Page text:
Throughout the preceding line of reasoning, we go on the assumption that the time used in the log book of the submarine H.50 (namely summer time) is known for certain. But it is still necessary to look at the consequences of the possible use of Universal Time (GMT). Arrival at the dike of Portland would then be about 1000 TU, instead of 1100 summer time. Referring to the map, we systematically correct the times mentioned for the course of the submarine, but not the times given in La Presse and The Times, because the times of reference were very clear in the press release. One sees then in this hypothesis, that the position of the submarine at 0615 UT would be close to that given in The Times’ release, but very far from the position situated at 20 miles to the southwest of the Needles (it is closer to a position situated at 12 NM to the south of the Needles). In this same hypothesis, the position of the submarine at 0645 UT was to the west of the position of the coordinates given in The Times, and therefore closer to the position 20 miles SW of the Needles, but still quite far from the latter. Thus, if the time used for the bearings of the submarine H.50 is Universal Time and not summer time, it is still the time of 0645 UT (or 0745 summer time) which gives the position that most closely approaches that indicated to the southwest of the Needles.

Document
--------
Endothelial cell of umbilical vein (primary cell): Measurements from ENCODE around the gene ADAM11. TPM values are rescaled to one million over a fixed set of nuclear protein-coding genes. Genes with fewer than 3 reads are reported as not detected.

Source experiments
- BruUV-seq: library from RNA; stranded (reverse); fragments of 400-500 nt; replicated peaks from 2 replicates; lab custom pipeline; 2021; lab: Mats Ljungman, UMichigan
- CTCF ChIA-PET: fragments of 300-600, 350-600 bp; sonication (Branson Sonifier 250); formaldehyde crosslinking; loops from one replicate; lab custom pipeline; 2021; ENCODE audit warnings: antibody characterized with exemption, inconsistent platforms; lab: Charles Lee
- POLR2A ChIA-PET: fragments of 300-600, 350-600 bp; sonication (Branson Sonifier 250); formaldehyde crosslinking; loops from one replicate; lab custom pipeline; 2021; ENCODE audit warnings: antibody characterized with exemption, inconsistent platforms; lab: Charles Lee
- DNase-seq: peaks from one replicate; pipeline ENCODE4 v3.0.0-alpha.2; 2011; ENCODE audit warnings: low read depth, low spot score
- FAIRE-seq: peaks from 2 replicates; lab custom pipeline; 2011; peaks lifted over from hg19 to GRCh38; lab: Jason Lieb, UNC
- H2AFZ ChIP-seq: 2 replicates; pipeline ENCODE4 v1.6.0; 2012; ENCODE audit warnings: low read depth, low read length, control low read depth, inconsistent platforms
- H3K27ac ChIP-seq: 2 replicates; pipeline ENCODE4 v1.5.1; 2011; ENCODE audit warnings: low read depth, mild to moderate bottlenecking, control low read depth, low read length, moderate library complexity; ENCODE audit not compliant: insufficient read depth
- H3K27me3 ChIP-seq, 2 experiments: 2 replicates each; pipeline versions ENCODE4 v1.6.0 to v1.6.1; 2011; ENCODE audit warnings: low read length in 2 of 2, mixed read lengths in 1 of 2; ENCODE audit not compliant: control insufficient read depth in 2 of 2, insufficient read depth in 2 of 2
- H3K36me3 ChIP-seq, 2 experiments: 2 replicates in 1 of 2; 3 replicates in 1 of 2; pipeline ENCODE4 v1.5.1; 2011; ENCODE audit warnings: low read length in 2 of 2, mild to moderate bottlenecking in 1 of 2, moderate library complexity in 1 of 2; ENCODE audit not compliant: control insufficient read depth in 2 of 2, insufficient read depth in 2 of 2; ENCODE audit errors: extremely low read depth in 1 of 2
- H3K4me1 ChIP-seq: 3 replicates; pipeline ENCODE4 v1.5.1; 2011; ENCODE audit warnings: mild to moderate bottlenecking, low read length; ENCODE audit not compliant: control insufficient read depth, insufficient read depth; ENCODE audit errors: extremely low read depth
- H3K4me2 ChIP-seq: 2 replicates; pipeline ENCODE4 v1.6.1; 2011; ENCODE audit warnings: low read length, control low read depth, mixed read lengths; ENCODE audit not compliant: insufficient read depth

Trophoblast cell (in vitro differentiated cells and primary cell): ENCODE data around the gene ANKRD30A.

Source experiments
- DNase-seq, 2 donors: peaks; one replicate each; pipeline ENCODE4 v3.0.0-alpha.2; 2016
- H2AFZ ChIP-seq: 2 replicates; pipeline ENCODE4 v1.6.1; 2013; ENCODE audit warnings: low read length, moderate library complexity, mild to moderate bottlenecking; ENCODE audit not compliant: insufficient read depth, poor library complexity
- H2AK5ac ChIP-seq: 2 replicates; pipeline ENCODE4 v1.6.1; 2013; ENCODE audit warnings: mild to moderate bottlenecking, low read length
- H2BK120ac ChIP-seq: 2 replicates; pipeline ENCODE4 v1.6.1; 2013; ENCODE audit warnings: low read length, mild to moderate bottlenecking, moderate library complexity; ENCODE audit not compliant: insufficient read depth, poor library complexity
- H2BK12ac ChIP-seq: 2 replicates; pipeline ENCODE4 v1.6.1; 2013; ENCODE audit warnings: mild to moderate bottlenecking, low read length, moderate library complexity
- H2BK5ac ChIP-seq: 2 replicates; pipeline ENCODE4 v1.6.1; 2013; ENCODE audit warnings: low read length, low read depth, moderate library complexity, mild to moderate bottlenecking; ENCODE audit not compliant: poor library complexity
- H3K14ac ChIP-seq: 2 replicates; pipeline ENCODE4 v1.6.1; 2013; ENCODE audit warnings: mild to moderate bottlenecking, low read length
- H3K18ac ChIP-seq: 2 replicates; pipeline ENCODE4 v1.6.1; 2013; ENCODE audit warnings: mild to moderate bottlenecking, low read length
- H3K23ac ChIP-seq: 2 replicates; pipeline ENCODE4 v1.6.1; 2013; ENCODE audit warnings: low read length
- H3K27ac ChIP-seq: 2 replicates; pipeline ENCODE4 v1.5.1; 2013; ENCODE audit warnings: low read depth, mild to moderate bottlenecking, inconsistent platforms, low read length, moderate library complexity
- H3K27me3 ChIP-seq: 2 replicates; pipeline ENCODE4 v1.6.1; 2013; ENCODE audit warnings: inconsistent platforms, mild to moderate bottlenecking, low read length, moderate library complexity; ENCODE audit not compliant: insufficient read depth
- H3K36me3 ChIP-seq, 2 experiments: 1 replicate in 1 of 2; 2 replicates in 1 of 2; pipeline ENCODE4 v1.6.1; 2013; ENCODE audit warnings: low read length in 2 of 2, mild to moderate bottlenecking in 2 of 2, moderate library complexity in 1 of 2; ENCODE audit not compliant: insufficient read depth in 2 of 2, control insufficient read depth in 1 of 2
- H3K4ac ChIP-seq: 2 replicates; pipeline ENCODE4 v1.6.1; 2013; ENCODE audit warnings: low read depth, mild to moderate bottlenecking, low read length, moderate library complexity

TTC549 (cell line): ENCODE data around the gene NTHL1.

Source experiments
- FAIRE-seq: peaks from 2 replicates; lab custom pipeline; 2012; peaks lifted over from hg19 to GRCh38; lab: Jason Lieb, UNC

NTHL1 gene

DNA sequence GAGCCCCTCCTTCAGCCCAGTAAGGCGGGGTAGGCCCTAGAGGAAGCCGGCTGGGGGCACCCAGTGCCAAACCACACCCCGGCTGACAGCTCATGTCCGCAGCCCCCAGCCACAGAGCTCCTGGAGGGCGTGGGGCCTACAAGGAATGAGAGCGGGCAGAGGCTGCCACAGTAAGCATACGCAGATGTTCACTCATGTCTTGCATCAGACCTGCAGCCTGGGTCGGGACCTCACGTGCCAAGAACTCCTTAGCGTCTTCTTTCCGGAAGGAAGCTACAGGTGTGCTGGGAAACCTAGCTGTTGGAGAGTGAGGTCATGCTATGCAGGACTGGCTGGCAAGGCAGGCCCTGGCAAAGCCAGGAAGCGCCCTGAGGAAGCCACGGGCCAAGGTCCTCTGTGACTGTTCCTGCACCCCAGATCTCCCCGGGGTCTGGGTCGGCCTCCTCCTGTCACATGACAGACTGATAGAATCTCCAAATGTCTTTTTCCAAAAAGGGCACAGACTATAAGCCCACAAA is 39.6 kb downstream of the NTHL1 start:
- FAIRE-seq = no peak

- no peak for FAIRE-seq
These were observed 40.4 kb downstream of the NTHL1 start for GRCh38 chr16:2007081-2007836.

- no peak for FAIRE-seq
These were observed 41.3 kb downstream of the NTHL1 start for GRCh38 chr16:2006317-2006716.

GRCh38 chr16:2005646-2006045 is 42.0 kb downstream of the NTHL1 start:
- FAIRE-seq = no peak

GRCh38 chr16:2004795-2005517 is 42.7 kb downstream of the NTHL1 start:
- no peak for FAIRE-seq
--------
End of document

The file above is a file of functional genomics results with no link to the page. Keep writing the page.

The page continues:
For the author of this report, it is therefore very probable that the sighting from the submarine H.50 took place at 0645 UT at about 20 nautical miles southwest of the Needles, and that it was indeed l’Oiseau Blanc which the submarine saw and described, along a course of 300° true which comes directly from Etretat. This conviction is essentially supported on the one hand by the fact that at least three newspapers, as we have said above (La Presse, Paris-Soir, and l’Intransigeant), mentioned 0745 summer time; and the other hand that it is not conceivable that an authority as prudent as the Royal Navy could circulate four days after the sighting a communiqué as clear and complete, although careful, as the one indicated above, without having verified that it could not have been a British aircraft (this verification was even mentioned), and that it was not impossible for it to be l’Oiseau Blanc.